The length of time that people watch your video is called Audience Retention—and YouTube has gone on record stating that retention is a very important factor when it comes to ranking.
They have said, “Your goal is to keep audience retention as close to 100% as you can (because this means viewers are watching all the way through your videos). And videos with consistently high audience retention and watch time have the potential to show up more frequently in Search and Suggested locations on YouTube.”
In other words, if your video keeps people glued to the screen, YouTube will rank your video higher in their search results.
After all, YouTube wants people to stay on their platform so that they’ll click on the ads, and if you help them do that, they’ll reward you for it.
So how do you create high-retention videos?
There are a few basic steps:
Start off your video with a summary. Lead with the topic. About 20% of the people who watch your video will leave in the first ten seconds. Often, this is because the video didn’t do a good job of letting the viewer know they were in the right place.
Jump right into the content. Ditch the long introductions get right to the heart of what your video is about and who it’s for.
Add open loops. This involved providing previews of what is coming up later in the video. This gets viewers excited about your content and encourages them to stick around.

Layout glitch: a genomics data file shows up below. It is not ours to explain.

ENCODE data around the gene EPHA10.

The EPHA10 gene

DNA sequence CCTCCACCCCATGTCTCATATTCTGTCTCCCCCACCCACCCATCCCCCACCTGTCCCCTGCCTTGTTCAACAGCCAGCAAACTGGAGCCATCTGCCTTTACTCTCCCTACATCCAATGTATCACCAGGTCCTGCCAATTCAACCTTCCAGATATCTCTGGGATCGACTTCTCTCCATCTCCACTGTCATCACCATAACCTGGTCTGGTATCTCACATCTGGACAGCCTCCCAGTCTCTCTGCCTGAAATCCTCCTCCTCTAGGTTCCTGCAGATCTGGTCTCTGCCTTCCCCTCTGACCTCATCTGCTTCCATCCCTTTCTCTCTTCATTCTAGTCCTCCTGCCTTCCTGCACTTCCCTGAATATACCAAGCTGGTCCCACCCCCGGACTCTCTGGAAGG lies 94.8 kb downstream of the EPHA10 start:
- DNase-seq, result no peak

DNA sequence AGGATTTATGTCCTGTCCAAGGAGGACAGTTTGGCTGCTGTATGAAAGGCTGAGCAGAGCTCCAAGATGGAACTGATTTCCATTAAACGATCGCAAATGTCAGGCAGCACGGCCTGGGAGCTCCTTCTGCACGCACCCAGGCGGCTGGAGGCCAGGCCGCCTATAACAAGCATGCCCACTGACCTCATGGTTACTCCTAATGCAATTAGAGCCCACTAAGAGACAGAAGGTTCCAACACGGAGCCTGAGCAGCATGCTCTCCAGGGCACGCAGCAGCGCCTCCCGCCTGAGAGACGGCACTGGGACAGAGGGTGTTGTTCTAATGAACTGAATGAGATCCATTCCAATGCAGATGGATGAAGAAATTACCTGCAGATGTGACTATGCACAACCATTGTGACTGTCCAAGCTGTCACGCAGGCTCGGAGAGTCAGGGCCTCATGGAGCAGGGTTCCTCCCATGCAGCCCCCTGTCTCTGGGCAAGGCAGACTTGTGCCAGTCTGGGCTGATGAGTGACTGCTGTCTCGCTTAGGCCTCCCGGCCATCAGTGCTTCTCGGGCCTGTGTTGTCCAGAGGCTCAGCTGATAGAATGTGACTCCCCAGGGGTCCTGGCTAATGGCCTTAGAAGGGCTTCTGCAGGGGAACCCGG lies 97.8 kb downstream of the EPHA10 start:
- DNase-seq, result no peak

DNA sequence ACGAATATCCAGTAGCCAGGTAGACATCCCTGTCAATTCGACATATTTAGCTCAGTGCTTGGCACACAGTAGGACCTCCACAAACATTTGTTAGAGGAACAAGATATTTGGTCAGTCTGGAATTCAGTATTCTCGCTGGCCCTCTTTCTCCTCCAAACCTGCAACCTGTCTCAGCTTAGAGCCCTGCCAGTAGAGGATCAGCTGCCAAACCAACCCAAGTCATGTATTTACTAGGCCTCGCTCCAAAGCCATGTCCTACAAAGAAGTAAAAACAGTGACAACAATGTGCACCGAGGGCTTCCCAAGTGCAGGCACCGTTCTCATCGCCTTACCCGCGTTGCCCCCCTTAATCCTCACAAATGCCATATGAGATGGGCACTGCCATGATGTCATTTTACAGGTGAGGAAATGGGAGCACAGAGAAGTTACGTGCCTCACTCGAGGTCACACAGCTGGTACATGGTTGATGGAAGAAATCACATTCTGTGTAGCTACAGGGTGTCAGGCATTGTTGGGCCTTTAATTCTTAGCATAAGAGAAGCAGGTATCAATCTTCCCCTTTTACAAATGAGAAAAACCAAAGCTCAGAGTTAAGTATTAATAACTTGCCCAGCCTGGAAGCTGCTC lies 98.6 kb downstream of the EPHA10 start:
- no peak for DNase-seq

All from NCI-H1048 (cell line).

Here’s how to extract the most SEO value from your video:
Say your target keyword:
You’ve probably already noticed that YouTube is now automatically transcribing your videos. So, by speaking your target keyword, naturally within the context of your video message, you’ll further optimize your content.
Your title should be at least five words long so that you can include your full keyword without “keyword-stuffing.” And like a blog post, you get a slight SEO boost by putting your keyword at the beginning of the title.
So, if you’re trying to rank for “Dog Grooming Tutorial” you’d want a title like “Dog Grooming Tutorial: How to Clip Your Poodle.”
Make your description at least 250 words and include your keyword in the first 25 words. Also, include that keyword 2 to 3 times in the description for maximum impact. This SEO-optimized description tells Google and YouTube what your video is about without being “spammy.”
They aren’t as important as they used to be, but they do help. Your first tag should be an exact match keyword.
Also, include a few variations on that keyword or phrase. Finally, expand by adding a few tags that cover other key topics covered in your video.
Targeted tags not only help you rank for your target keyword, but they also get you to show up more often as a related video in the sidebar area of YouTube.
And don’t be afraid to use the same tags your competitors use—it’s a marketing strategy that has worked for years!
If your video tags match another video someone is watching, your video has a good chance of showing up in the Suggested Video section.